Lawyer in Milan and Turin
A useful tool to be used in international transactions (but not only) is to sign pre-contractual agreements called letters of intent (Loi) with which the parties can start a serious negotiation without yet (by strategic choice or due to the complexity of the operation) commit to the final target.
Lois, with which the parties first of all test their mutual interest in the continuation of the discussions (which sometimes responds to specific needs of the management or the investor or other third parties involved), can be used, in the negotiations phase preceding the conclusion of the international contract, for various purposes. Among said purposes a prevailing one is the regulation of future negotiations on a deal, including rules of conduct to be followed or the establishment of elements of the future contract.
If the objective of the parties is to protect the future commercial negotiation, the Loi, especially in the context of complex economic transactions (merger & acquisition, joint-ventures, facilities supply and licensing), will, as a rule, provide for specific rules of conduct. Instead, in the event that the final agreement is very close, the Loi will contain a consistent part of the economic substance of the deal, leaving the final details to a subsequent contract.
In the first case, the parties will probably provide in the Loi protection and preparation rules of the negotiation including, for example, secrecy clauses (non-disclosure agreement), exclusivity clauses in negotiations (standstill agreement), providing for the prohibition of contacting third parties for the same object of negotiation, pre-emption clauses (right of first refusal) regarding the conclusion of the contract, the timeframe for carrying out feasibility studies of the operation and modalities for withdrawal from the negotiations with possible forecast reimbursements for particular charges incurred (for example, preparation of projects or technical documentation) in case of non-stipulation. These conduct obligations on the parties, to the extent they are clearly expressed, shall be binding.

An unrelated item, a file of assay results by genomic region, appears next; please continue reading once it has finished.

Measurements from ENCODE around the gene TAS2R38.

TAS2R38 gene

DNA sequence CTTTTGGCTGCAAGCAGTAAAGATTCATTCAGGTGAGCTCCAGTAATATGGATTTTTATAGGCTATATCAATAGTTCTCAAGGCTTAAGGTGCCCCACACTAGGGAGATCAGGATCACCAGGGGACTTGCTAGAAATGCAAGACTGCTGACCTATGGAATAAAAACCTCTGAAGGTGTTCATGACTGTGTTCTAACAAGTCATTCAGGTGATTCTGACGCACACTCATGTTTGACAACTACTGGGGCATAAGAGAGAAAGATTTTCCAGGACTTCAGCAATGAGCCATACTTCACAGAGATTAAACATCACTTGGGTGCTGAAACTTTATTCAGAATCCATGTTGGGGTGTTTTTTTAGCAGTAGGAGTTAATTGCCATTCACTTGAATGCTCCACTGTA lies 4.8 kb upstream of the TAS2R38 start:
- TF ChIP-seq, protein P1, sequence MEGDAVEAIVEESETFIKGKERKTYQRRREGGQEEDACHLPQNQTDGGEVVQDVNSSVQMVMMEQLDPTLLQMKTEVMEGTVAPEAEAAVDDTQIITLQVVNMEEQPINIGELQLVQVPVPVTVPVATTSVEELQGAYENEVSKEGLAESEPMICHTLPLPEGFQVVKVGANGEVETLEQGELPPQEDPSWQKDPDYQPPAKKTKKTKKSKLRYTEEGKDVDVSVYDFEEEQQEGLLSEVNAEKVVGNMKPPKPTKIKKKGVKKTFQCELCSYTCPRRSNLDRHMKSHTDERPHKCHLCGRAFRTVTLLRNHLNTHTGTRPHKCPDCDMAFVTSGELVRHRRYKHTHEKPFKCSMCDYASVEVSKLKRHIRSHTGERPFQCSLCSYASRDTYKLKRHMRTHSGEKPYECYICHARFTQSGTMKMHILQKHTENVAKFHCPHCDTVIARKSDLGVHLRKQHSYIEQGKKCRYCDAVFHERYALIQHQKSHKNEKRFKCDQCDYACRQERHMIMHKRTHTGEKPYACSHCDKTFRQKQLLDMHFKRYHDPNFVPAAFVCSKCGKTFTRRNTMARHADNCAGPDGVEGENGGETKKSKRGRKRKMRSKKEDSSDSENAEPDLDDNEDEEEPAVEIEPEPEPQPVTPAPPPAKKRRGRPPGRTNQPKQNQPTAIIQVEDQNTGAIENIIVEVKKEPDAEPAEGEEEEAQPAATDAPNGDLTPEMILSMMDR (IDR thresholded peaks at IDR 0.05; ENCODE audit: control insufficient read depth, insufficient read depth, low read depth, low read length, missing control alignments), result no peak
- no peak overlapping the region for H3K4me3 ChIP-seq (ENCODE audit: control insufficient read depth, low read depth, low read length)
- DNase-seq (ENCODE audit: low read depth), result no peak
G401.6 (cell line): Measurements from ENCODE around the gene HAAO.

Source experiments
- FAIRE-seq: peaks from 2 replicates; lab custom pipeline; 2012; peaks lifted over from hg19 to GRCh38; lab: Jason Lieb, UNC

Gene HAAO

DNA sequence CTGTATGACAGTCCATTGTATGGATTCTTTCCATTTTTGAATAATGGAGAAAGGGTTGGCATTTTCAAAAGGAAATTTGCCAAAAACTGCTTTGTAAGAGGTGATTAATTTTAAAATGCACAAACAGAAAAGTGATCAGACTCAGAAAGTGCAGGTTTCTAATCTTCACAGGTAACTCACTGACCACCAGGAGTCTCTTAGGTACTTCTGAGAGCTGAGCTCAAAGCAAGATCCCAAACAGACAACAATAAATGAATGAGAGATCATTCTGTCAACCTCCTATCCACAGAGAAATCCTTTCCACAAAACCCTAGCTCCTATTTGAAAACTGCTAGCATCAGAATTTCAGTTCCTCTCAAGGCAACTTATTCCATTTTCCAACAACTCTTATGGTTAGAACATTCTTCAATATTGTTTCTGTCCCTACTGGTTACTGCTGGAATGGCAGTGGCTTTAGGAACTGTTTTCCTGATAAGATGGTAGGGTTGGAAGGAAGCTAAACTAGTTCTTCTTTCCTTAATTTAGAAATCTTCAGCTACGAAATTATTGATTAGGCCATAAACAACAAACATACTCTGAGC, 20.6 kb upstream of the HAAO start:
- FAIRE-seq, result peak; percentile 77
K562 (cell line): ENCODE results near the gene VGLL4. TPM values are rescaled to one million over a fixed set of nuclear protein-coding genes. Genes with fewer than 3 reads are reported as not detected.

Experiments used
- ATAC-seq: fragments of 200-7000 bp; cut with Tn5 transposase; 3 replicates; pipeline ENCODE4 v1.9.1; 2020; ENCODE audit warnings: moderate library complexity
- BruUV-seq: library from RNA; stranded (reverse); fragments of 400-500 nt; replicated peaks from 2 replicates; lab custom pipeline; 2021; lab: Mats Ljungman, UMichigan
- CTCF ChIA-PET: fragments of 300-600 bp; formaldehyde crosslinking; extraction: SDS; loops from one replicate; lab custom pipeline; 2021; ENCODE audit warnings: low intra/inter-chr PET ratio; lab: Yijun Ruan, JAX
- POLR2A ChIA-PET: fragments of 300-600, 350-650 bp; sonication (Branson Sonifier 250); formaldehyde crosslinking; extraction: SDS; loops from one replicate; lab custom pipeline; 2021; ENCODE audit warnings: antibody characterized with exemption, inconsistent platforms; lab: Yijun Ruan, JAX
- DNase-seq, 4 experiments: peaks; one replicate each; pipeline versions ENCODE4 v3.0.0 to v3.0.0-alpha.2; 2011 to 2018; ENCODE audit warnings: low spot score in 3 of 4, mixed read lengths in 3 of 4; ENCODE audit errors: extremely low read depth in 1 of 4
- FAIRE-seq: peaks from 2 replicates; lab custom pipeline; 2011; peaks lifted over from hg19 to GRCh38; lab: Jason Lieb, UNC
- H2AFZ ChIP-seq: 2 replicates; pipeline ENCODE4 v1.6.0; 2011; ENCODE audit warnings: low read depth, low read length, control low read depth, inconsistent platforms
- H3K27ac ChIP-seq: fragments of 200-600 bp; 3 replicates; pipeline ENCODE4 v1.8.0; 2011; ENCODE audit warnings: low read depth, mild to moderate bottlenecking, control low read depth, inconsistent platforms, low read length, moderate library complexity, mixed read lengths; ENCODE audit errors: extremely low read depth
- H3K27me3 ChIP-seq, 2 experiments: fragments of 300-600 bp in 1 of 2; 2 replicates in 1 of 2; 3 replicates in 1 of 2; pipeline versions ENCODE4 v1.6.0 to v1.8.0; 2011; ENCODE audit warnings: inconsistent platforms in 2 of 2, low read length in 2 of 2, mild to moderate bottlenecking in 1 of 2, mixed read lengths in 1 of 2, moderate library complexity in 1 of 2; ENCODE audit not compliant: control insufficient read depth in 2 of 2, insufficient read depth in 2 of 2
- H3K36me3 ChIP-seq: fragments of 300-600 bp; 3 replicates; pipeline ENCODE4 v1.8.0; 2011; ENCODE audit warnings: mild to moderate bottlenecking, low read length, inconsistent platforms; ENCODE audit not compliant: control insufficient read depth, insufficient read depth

In the event that, on the other hand, the final agreement is very close to be stipulated, assuming that the previous pour parler have already reached an advanced stage and that elements remain to be defined that, although important, are not such as to suggest that the deal will not be concluded, the content of the Loi could represent an almost conclusive stage of the future contract (this is the so-called punctuation or draft contract, which has an essentially historical and evidentiary function of negotiations).
In general, it should be taken into account that often letters of intent are formulated by engineers or commercial experts who are not familiar with the legal categories and the contents of the applicable law.
The practical advice is to establish in the text of the Loi, from the beginning, what is the purpose of the negotiation, what are the commitments that you want to assume and what are those that you do not want to assume and, if you do not want to commit, to clearly express it in the text.